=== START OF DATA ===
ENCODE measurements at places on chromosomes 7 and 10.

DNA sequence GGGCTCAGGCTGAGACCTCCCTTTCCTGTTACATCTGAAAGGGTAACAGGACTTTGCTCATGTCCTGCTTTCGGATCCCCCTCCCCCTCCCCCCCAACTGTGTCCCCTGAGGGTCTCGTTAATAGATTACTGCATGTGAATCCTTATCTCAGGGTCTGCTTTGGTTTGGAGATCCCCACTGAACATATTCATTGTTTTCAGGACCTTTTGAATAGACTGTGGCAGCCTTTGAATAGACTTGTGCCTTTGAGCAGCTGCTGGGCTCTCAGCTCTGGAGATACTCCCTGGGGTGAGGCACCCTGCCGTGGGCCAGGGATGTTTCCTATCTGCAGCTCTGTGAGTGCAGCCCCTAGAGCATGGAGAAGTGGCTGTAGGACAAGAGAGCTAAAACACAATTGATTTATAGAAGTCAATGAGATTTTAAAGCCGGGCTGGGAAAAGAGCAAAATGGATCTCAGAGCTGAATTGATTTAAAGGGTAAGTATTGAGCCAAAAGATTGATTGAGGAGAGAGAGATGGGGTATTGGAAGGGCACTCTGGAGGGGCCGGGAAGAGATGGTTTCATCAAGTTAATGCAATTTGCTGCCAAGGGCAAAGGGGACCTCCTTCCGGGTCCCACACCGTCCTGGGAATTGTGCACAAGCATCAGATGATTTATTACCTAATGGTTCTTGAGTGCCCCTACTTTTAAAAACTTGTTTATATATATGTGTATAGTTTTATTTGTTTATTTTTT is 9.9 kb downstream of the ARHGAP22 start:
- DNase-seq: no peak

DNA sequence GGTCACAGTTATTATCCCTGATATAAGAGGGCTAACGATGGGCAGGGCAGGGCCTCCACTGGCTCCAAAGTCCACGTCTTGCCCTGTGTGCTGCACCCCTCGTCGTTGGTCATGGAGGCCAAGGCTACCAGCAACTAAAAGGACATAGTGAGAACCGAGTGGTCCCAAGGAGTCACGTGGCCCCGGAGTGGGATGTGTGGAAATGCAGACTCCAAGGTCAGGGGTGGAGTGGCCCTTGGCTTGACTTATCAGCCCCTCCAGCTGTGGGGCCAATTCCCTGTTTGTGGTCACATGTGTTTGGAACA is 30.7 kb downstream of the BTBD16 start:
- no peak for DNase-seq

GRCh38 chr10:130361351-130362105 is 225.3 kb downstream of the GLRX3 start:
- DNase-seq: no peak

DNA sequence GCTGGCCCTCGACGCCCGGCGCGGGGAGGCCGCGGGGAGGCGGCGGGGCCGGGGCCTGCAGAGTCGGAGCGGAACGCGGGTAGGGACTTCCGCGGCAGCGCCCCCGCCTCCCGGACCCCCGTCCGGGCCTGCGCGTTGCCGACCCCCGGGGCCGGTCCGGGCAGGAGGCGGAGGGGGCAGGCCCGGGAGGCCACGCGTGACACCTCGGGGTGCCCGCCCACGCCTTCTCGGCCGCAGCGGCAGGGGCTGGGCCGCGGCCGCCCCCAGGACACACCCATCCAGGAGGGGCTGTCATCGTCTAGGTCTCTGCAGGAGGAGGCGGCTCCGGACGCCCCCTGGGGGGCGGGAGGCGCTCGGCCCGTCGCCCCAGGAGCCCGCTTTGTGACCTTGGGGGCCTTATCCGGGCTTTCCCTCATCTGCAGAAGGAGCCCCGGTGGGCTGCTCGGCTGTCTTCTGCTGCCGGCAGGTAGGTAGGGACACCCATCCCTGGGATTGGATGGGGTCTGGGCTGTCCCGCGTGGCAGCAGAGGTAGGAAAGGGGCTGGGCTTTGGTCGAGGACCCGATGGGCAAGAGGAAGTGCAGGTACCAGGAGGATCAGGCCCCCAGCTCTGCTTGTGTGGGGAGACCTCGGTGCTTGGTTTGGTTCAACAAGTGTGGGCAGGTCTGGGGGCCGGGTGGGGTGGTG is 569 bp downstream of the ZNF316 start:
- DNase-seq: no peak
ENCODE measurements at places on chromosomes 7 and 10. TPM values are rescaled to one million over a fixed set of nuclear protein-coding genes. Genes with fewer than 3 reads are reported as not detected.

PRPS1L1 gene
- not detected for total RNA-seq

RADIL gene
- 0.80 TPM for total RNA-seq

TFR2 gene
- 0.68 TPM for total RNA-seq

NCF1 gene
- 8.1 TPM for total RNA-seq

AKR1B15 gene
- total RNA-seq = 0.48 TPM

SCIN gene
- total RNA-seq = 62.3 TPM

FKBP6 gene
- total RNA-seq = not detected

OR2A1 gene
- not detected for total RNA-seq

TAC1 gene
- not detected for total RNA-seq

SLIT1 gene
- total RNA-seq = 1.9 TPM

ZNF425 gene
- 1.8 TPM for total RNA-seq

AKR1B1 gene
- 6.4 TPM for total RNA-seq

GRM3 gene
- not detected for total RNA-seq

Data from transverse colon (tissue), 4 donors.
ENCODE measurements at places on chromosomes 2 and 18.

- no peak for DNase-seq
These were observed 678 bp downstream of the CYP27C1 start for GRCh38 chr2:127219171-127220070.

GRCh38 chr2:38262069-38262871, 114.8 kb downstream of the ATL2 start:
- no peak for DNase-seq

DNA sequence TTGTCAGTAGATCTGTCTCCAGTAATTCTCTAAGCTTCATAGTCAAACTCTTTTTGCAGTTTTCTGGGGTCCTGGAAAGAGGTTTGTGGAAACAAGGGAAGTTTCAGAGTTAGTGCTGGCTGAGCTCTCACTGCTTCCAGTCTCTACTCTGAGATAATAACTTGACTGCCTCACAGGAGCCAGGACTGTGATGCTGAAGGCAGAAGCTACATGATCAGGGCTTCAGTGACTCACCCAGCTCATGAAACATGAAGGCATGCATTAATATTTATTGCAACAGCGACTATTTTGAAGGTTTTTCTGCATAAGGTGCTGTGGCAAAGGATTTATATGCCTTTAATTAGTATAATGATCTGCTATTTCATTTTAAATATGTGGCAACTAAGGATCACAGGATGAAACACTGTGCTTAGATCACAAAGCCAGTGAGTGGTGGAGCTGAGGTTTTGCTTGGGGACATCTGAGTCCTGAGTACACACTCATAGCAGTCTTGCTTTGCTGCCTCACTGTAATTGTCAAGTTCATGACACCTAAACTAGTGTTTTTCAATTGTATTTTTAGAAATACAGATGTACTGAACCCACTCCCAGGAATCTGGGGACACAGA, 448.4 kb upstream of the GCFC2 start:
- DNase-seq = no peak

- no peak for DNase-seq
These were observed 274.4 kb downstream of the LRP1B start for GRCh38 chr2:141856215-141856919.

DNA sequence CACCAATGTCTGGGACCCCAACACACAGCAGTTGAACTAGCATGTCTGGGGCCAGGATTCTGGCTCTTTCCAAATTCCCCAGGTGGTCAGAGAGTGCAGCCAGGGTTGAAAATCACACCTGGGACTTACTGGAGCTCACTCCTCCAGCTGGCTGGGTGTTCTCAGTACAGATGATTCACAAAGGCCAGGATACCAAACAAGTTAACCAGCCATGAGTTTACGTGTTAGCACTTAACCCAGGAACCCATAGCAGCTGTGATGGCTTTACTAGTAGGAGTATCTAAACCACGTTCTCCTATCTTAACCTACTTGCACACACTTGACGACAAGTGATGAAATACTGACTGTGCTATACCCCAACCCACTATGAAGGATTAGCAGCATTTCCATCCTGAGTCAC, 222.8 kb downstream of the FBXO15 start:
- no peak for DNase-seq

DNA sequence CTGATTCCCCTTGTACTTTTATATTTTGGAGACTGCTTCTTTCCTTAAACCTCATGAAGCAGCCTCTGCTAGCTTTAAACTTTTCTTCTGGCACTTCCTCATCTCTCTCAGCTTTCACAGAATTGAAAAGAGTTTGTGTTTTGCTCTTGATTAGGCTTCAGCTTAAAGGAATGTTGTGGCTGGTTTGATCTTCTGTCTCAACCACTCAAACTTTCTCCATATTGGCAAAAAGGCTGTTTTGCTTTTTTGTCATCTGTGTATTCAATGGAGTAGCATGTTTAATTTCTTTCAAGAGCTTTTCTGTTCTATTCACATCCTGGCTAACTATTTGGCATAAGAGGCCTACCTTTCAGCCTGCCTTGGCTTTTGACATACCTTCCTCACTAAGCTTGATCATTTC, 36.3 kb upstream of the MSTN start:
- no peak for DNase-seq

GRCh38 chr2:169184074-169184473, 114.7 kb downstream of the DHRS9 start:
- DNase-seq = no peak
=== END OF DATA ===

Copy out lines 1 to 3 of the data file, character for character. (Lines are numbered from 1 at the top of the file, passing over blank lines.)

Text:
ENCODE measurements at places on chromosomes 7 and 10.

DNA sequence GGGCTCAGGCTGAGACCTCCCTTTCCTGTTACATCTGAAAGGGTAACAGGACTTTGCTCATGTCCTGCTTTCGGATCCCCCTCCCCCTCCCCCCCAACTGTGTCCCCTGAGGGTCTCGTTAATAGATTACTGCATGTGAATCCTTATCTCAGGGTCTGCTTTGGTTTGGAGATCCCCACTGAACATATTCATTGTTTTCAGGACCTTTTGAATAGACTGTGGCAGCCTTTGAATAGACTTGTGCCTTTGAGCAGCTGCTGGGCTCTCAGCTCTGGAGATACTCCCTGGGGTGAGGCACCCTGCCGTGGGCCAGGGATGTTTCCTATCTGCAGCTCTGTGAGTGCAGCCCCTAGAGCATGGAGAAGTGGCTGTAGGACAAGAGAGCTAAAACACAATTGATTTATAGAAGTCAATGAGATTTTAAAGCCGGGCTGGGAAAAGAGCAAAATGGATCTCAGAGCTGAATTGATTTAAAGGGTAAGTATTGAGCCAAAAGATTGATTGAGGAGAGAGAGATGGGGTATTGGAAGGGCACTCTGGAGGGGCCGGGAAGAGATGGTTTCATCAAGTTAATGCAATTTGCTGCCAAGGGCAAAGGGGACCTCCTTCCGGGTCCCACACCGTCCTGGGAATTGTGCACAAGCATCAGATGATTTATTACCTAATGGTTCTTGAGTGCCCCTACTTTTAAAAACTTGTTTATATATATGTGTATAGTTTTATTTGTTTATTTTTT is 9.9 kb downstream of the ARHGAP22 start:
- DNase-seq: no peak